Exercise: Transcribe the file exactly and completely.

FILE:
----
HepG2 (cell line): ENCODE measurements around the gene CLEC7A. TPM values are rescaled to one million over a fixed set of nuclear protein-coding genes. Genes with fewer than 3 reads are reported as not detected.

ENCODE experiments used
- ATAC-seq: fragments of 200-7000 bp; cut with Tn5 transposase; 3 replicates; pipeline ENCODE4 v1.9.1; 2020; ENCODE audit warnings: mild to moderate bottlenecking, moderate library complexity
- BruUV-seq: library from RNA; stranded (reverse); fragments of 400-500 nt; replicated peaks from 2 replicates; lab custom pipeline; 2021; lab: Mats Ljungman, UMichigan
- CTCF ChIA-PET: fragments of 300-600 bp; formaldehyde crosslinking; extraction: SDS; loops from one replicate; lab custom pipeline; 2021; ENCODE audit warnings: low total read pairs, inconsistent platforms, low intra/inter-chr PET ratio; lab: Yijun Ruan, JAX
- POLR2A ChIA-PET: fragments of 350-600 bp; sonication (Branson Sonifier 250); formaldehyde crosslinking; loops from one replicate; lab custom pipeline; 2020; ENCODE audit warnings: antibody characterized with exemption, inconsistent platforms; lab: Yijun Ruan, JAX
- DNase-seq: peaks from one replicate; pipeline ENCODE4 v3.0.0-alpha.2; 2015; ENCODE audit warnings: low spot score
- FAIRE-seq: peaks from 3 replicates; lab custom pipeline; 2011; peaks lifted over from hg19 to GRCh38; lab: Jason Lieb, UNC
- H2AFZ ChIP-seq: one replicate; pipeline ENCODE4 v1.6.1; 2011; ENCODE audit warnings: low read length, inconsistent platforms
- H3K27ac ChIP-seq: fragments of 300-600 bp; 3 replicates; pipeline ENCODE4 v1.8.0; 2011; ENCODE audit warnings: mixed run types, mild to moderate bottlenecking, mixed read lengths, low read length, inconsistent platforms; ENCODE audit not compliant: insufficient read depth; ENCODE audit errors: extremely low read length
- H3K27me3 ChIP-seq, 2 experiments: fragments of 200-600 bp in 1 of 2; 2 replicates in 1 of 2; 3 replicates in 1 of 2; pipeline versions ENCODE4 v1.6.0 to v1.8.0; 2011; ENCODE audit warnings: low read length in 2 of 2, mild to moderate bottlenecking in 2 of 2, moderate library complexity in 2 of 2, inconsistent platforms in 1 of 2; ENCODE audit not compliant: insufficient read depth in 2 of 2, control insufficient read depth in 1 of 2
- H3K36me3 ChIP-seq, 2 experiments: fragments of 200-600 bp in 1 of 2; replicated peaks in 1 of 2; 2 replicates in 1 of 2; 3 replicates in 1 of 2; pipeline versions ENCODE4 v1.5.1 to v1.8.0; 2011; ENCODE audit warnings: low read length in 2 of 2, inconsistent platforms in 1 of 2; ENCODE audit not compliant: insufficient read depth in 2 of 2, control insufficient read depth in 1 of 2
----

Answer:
HepG2 (cell line): ENCODE measurements around the gene CLEC7A. TPM values are rescaled to one million over a fixed set of nuclear protein-coding genes. Genes with fewer than 3 reads are reported as not detected.

ENCODE experiments used
- ATAC-seq: fragments of 200-7000 bp; cut with Tn5 transposase; 3 replicates; pipeline ENCODE4 v1.9.1; 2020; ENCODE audit warnings: mild to moderate bottlenecking, moderate library complexity
- BruUV-seq: library from RNA; stranded (reverse); fragments of 400-500 nt; replicated peaks from 2 replicates; lab custom pipeline; 2021; lab: Mats Ljungman, UMichigan
- CTCF ChIA-PET: fragments of 300-600 bp; formaldehyde crosslinking; extraction: SDS; loops from one replicate; lab custom pipeline; 2021; ENCODE audit warnings: low total read pairs, inconsistent platforms, low intra/inter-chr PET ratio; lab: Yijun Ruan, JAX
- POLR2A ChIA-PET: fragments of 350-600 bp; sonication (Branson Sonifier 250); formaldehyde crosslinking; loops from one replicate; lab custom pipeline; 2020; ENCODE audit warnings: antibody characterized with exemption, inconsistent platforms; lab: Yijun Ruan, JAX
- DNase-seq: peaks from one replicate; pipeline ENCODE4 v3.0.0-alpha.2; 2015; ENCODE audit warnings: low spot score
- FAIRE-seq: peaks from 3 replicates; lab custom pipeline; 2011; peaks lifted over from hg19 to GRCh38; lab: Jason Lieb, UNC
- H2AFZ ChIP-seq: one replicate; pipeline ENCODE4 v1.6.1; 2011; ENCODE audit warnings: low read length, inconsistent platforms
- H3K27ac ChIP-seq: fragments of 300-600 bp; 3 replicates; pipeline ENCODE4 v1.8.0; 2011; ENCODE audit warnings: mixed run types, mild to moderate bottlenecking, mixed read lengths, low read length, inconsistent platforms; ENCODE audit not compliant: insufficient read depth; ENCODE audit errors: extremely low read length
- H3K27me3 ChIP-seq, 2 experiments: fragments of 200-600 bp in 1 of 2; 2 replicates in 1 of 2; 3 replicates in 1 of 2; pipeline versions ENCODE4 v1.6.0 to v1.8.0; 2011; ENCODE audit warnings: low read length in 2 of 2, mild to moderate bottlenecking in 2 of 2, moderate library complexity in 2 of 2, inconsistent platforms in 1 of 2; ENCODE audit not compliant: insufficient read depth in 2 of 2, control insufficient read depth in 1 of 2
- H3K36me3 ChIP-seq, 2 experiments: fragments of 200-600 bp in 1 of 2; replicated peaks in 1 of 2; 2 replicates in 1 of 2; 3 replicates in 1 of 2; pipeline versions ENCODE4 v1.5.1 to v1.8.0; 2011; ENCODE audit warnings: low read length in 2 of 2, inconsistent platforms in 1 of 2; ENCODE audit not compliant: insufficient read depth in 2 of 2, control insufficient read depth in 1 of 2